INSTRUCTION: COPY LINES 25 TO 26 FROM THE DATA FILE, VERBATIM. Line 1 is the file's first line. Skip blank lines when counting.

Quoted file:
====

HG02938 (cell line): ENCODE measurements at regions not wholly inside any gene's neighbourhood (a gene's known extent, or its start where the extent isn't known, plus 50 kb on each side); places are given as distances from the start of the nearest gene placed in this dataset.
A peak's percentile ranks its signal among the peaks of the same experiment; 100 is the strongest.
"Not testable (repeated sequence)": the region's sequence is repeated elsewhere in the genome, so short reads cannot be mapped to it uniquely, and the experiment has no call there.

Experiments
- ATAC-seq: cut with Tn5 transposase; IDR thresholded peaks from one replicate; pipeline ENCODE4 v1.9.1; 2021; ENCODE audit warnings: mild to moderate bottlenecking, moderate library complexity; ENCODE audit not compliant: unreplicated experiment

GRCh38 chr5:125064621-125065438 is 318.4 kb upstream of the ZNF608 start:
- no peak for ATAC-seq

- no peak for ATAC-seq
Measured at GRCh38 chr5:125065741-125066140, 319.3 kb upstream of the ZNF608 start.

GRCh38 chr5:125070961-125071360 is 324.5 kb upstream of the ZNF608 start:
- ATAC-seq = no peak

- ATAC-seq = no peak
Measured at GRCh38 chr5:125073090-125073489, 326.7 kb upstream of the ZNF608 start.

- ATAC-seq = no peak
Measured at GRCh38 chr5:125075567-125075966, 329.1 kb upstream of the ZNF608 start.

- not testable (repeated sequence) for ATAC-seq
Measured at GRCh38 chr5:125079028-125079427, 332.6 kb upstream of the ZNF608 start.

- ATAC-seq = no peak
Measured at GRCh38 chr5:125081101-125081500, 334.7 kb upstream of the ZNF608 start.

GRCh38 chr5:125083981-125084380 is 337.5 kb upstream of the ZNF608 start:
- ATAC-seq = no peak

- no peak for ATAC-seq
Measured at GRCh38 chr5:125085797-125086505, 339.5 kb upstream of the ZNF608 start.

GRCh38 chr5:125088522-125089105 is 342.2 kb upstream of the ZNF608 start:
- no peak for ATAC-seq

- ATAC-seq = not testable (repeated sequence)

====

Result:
- no peak for ATAC-seq

- ATAC-seq = not testable (repeated sequence)